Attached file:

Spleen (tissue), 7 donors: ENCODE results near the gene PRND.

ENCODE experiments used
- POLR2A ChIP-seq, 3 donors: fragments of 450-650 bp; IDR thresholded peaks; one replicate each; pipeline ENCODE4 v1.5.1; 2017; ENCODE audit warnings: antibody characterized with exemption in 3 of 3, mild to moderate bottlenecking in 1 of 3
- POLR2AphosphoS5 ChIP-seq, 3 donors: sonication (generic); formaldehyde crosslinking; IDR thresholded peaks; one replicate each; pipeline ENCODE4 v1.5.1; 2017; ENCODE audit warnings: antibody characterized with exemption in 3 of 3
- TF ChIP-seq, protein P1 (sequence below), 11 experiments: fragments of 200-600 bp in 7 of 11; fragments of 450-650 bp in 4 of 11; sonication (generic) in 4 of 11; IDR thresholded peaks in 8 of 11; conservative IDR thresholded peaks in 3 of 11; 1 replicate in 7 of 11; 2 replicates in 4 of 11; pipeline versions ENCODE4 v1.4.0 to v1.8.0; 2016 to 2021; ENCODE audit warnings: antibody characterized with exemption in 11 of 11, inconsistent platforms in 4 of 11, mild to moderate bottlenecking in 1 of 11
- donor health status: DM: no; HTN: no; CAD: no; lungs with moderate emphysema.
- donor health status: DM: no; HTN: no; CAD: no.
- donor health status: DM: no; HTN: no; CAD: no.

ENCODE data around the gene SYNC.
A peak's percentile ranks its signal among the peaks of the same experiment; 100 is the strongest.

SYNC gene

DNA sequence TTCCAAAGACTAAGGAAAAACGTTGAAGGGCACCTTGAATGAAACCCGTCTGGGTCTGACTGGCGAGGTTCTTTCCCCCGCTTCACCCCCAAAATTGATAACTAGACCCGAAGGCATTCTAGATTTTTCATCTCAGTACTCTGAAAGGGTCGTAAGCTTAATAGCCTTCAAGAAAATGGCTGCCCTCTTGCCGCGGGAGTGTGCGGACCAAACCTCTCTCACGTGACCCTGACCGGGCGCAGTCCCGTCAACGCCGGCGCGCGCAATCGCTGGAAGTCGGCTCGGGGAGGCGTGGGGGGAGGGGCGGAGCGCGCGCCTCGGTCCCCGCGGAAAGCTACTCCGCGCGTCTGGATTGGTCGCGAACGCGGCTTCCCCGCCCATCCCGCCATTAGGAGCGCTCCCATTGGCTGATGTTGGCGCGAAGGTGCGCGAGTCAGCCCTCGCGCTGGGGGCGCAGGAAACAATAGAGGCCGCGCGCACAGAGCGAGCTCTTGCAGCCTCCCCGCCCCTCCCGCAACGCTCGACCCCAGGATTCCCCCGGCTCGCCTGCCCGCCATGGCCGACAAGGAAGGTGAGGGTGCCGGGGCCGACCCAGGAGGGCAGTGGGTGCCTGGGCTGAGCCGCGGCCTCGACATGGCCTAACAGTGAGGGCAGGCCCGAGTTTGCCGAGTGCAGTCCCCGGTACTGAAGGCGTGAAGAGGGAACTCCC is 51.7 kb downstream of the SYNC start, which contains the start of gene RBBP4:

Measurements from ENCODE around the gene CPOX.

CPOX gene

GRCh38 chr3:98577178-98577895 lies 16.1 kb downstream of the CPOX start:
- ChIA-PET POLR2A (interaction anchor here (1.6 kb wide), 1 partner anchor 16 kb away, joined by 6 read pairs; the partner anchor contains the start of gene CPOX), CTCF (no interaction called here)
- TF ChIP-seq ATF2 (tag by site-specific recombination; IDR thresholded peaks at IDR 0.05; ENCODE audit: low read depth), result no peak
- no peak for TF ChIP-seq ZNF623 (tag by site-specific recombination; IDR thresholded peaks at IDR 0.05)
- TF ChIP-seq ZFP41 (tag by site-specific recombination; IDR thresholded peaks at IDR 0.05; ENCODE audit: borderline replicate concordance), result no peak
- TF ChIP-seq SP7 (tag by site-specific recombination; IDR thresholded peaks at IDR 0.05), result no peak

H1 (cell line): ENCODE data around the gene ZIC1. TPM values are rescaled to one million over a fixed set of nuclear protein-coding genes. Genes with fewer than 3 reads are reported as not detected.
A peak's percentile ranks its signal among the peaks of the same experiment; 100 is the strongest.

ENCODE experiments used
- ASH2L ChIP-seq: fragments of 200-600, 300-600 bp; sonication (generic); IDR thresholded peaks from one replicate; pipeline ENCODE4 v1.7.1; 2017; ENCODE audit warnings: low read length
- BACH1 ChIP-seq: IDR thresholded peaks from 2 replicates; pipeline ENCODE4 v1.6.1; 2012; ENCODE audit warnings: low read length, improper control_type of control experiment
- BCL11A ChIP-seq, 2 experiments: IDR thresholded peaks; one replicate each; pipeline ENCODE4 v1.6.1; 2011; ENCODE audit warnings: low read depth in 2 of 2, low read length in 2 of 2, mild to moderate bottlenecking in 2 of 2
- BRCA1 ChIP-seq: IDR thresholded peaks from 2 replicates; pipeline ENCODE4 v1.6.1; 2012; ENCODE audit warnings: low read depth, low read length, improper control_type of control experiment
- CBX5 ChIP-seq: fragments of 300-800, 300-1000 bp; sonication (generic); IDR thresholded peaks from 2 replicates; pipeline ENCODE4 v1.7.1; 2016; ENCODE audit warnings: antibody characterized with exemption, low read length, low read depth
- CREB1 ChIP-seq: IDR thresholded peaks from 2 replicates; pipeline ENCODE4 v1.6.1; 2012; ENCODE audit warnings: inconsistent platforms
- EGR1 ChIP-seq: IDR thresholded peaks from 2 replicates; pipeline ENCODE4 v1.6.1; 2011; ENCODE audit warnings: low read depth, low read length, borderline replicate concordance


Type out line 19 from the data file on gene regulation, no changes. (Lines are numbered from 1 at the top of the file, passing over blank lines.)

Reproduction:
- TF ChIP-seq ZFP41 (tag by site-specific recombination; IDR thresholded peaks at IDR 0.05; ENCODE audit: borderline replicate concordance), result no peak